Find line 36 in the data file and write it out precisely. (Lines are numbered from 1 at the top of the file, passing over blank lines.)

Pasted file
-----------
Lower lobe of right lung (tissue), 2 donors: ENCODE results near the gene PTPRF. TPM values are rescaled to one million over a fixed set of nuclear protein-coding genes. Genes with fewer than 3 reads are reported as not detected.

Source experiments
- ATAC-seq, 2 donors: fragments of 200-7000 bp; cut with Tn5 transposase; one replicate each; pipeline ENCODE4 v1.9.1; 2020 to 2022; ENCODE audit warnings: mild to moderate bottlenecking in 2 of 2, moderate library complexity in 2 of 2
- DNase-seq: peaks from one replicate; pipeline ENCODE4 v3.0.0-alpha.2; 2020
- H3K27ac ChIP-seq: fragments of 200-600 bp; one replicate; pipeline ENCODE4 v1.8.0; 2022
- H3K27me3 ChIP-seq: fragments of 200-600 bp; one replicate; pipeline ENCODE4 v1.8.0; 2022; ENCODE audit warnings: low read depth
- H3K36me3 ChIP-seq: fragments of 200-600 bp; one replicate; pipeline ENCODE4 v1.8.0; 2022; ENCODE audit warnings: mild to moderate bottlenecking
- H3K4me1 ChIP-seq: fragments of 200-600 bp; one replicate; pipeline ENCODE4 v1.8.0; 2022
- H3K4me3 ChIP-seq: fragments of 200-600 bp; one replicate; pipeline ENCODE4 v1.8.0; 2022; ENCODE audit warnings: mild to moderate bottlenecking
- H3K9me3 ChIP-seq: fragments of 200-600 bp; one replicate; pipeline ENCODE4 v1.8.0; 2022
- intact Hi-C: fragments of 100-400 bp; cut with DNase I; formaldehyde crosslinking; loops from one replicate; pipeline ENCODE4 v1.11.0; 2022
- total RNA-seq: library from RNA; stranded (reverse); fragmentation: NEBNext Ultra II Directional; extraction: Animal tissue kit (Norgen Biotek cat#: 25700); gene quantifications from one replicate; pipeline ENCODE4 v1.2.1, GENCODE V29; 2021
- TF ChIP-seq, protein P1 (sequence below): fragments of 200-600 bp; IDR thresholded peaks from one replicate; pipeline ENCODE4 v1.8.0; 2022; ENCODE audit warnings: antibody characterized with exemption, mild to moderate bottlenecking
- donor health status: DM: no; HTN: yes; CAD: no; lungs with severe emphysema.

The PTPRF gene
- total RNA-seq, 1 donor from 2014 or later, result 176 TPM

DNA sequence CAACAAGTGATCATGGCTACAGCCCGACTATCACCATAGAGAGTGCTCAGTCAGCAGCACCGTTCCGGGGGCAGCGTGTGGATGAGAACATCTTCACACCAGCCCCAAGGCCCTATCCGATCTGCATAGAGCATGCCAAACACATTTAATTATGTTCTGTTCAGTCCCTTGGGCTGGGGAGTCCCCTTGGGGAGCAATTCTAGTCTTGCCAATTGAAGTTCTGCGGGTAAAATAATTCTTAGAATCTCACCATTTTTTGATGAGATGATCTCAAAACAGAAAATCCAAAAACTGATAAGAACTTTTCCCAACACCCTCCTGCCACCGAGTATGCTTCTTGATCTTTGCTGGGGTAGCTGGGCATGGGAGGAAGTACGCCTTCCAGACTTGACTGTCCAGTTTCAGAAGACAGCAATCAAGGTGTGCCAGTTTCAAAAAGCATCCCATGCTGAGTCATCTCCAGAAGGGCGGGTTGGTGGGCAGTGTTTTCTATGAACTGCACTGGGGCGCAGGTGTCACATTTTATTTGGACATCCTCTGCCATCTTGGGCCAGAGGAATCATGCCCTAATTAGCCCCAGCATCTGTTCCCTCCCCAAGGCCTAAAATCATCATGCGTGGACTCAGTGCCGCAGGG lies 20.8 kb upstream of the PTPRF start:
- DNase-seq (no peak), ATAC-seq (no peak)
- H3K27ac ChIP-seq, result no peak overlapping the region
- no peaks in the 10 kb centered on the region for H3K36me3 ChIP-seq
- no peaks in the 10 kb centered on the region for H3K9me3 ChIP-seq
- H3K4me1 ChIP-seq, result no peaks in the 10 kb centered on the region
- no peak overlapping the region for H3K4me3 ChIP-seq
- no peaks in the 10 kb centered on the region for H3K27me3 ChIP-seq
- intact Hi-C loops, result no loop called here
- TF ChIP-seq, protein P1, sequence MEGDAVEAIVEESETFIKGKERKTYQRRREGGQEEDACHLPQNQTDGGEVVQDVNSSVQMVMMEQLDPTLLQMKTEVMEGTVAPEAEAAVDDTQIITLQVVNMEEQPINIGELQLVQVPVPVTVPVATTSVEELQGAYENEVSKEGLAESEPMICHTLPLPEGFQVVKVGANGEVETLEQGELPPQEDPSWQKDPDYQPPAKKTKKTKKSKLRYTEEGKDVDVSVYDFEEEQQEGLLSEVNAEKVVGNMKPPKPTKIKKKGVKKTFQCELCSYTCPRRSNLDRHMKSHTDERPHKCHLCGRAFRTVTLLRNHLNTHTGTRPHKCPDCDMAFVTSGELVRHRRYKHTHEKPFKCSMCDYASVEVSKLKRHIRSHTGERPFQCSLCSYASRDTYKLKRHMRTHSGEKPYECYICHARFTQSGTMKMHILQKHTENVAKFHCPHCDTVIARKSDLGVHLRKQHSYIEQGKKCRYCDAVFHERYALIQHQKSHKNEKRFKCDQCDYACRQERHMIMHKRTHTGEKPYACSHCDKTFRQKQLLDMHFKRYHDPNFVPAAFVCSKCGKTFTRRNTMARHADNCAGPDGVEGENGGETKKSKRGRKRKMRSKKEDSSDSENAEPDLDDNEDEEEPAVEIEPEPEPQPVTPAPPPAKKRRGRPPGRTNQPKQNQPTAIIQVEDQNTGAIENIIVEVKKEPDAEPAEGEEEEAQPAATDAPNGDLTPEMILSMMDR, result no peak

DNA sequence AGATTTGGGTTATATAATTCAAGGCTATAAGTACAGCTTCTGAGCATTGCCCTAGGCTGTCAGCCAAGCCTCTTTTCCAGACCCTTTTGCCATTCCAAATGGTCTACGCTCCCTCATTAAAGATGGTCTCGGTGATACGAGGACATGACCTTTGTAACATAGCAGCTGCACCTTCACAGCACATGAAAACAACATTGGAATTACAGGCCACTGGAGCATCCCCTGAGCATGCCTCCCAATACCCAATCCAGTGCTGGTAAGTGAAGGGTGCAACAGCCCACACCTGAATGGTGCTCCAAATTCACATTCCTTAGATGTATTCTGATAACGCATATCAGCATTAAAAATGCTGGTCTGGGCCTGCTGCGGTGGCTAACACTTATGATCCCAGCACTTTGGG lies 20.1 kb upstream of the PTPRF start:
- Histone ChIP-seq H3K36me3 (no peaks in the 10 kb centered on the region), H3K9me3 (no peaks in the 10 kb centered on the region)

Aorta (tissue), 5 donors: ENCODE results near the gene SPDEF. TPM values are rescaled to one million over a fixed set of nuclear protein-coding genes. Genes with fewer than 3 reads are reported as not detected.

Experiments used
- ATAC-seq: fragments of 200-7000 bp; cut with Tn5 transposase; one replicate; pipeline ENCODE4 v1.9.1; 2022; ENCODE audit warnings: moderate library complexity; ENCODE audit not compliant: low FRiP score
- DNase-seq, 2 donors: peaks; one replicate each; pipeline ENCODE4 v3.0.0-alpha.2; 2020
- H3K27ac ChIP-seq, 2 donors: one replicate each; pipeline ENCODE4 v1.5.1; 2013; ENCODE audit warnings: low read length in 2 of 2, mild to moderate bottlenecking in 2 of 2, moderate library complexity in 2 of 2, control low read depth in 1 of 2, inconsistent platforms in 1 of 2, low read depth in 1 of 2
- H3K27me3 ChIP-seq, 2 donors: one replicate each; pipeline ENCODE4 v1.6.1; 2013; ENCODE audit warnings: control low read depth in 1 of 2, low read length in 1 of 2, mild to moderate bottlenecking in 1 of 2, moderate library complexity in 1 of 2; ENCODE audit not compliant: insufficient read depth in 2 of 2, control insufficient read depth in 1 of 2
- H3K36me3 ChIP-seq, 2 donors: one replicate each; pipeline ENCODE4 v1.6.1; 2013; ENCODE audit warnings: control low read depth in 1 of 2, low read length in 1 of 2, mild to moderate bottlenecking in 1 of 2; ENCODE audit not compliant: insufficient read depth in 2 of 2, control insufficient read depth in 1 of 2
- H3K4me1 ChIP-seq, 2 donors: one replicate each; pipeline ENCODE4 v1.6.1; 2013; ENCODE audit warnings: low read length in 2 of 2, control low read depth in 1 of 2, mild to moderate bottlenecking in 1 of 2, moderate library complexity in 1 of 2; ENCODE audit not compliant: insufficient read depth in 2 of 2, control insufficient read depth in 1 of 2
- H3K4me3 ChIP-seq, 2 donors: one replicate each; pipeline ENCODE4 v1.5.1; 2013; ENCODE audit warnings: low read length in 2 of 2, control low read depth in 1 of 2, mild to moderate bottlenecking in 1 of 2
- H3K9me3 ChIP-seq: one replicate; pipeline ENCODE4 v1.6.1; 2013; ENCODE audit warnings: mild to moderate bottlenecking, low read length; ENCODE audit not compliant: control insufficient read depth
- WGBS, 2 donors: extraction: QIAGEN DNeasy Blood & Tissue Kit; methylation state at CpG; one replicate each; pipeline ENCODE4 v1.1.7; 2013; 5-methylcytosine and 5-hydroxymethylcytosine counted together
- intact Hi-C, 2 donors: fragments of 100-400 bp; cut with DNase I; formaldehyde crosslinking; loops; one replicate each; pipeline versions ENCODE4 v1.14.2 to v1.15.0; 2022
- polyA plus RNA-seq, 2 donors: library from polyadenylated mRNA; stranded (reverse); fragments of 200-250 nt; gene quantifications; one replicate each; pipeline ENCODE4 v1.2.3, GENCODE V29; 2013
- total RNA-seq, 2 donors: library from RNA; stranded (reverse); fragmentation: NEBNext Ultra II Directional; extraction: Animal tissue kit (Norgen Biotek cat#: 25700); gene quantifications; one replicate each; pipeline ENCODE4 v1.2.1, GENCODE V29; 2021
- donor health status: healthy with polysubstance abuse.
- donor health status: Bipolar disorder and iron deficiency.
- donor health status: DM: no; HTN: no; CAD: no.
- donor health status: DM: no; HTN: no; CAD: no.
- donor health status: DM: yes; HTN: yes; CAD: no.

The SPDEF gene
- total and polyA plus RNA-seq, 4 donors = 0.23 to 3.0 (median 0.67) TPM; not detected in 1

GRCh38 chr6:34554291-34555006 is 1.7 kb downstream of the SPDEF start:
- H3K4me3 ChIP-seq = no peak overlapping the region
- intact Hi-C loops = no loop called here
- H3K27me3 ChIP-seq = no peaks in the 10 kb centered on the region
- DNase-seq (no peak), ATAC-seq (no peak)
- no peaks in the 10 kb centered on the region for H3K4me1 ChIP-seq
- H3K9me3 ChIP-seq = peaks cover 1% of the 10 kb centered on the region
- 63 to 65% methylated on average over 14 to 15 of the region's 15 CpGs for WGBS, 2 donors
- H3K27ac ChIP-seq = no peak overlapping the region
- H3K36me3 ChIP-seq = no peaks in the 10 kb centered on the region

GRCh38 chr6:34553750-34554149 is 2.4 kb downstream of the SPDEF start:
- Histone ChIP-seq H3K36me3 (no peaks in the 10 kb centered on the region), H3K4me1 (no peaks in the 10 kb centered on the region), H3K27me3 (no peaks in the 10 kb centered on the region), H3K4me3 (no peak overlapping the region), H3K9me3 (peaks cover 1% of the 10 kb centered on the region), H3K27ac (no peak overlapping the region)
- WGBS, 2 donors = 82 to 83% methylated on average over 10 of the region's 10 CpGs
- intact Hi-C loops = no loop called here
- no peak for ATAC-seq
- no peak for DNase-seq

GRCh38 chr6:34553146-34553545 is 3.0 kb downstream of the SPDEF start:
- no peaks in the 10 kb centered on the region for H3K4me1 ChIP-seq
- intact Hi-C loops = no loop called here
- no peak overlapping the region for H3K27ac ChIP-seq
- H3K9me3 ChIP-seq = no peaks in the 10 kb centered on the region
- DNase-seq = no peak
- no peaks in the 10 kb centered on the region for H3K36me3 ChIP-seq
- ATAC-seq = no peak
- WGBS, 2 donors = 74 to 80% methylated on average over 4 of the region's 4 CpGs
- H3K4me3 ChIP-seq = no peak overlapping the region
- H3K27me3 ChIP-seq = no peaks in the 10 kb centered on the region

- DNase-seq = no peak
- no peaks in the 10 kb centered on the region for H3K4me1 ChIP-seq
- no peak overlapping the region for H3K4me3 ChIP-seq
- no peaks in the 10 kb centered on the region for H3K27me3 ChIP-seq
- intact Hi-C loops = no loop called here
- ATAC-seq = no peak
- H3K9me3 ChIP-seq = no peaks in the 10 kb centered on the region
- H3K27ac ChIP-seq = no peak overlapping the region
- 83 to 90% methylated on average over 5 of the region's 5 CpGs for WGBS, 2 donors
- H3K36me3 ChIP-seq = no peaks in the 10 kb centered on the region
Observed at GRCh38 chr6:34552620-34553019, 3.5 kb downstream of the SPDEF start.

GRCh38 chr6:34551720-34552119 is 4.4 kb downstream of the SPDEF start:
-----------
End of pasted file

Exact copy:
- H3K4me1 ChIP-seq, 2 donors: one replicate each; pipeline ENCODE4 v1.6.1; 2013; ENCODE audit warnings: low read length in 2 of 2, control low read depth in 1 of 2, mild to moderate bottlenecking in 1 of 2, moderate library complexity in 1 of 2; ENCODE audit not compliant: insufficient read depth in 2 of 2, control insufficient read depth in 1 of 2